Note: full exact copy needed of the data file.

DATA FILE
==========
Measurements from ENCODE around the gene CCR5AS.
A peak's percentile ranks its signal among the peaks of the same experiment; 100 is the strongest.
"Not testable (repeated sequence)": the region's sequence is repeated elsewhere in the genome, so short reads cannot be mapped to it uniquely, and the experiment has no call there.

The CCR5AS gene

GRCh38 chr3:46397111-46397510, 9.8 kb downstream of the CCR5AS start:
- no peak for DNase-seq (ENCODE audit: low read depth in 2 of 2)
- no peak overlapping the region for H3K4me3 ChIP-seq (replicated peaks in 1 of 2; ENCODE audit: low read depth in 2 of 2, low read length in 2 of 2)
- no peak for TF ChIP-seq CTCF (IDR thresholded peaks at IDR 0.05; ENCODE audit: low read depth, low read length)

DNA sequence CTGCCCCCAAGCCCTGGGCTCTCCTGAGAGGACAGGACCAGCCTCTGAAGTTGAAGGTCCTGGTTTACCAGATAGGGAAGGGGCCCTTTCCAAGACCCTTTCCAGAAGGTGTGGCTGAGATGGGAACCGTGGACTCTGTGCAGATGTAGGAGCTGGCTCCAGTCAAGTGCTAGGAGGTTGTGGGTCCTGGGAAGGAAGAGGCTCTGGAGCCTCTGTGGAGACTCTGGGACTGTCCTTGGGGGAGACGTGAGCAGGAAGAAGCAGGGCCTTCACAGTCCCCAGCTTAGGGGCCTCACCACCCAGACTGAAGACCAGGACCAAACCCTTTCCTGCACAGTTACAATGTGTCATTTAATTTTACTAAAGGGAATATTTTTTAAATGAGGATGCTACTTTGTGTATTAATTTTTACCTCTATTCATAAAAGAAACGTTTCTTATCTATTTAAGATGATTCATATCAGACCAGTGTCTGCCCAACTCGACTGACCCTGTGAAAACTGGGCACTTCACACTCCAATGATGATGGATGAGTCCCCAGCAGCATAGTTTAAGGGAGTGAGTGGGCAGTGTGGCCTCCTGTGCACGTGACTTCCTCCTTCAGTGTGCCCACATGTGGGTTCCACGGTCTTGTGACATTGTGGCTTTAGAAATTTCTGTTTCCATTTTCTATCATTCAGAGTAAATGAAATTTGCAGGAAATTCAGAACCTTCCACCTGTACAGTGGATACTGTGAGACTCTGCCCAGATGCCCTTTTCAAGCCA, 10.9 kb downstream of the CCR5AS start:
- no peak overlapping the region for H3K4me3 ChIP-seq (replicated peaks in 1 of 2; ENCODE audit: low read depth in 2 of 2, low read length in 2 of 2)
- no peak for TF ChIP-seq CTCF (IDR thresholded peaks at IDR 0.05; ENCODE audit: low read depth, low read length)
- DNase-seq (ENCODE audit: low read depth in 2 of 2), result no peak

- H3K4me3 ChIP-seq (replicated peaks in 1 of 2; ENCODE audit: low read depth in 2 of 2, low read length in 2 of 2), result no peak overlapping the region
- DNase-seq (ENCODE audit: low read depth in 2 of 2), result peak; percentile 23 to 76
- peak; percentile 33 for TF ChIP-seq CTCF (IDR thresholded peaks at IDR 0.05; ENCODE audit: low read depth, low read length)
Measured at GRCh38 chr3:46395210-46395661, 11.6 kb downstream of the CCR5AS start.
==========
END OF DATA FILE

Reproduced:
Measurements from ENCODE around the gene CCR5AS.
A peak's percentile ranks its signal among the peaks of the same experiment; 100 is the strongest.
"Not testable (repeated sequence)": the region's sequence is repeated elsewhere in the genome, so short reads cannot be mapped to it uniquely, and the experiment has no call there.

The CCR5AS gene

GRCh38 chr3:46397111-46397510, 9.8 kb downstream of the CCR5AS start:
- no peak for DNase-seq (ENCODE audit: low read depth in 2 of 2)
- no peak overlapping the region for H3K4me3 ChIP-seq (replicated peaks in 1 of 2; ENCODE audit: low read depth in 2 of 2, low read length in 2 of 2)
- no peak for TF ChIP-seq CTCF (IDR thresholded peaks at IDR 0.05; ENCODE audit: low read depth, low read length)

DNA sequence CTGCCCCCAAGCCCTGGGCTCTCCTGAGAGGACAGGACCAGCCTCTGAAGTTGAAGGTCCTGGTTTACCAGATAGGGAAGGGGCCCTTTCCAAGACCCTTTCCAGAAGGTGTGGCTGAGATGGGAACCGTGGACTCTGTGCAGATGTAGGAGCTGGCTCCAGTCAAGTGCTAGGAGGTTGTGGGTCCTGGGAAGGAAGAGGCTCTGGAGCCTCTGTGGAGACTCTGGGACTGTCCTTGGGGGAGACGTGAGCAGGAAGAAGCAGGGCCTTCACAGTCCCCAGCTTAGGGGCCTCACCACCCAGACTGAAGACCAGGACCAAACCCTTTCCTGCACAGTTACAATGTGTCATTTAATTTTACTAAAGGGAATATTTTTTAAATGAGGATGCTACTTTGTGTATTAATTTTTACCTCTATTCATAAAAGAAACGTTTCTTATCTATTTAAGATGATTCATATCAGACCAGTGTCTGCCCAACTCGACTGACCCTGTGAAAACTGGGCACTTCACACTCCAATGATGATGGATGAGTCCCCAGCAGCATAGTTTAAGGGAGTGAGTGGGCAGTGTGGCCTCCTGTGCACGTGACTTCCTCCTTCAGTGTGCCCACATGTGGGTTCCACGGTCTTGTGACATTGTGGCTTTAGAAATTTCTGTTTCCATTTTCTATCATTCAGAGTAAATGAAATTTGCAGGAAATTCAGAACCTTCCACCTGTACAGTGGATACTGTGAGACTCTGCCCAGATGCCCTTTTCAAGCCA, 10.9 kb downstream of the CCR5AS start:
- no peak overlapping the region for H3K4me3 ChIP-seq (replicated peaks in 1 of 2; ENCODE audit: low read depth in 2 of 2, low read length in 2 of 2)
- no peak for TF ChIP-seq CTCF (IDR thresholded peaks at IDR 0.05; ENCODE audit: low read depth, low read length)
- DNase-seq (ENCODE audit: low read depth in 2 of 2), result no peak

- H3K4me3 ChIP-seq (replicated peaks in 1 of 2; ENCODE audit: low read depth in 2 of 2, low read length in 2 of 2), result no peak overlapping the region
- DNase-seq (ENCODE audit: low read depth in 2 of 2), result peak; percentile 23 to 76
- peak; percentile 33 for TF ChIP-seq CTCF (IDR thresholded peaks at IDR 0.05; ENCODE audit: low read depth, low read length)
Measured at GRCh38 chr3:46395210-46395661, 11.6 kb downstream of the CCR5AS start.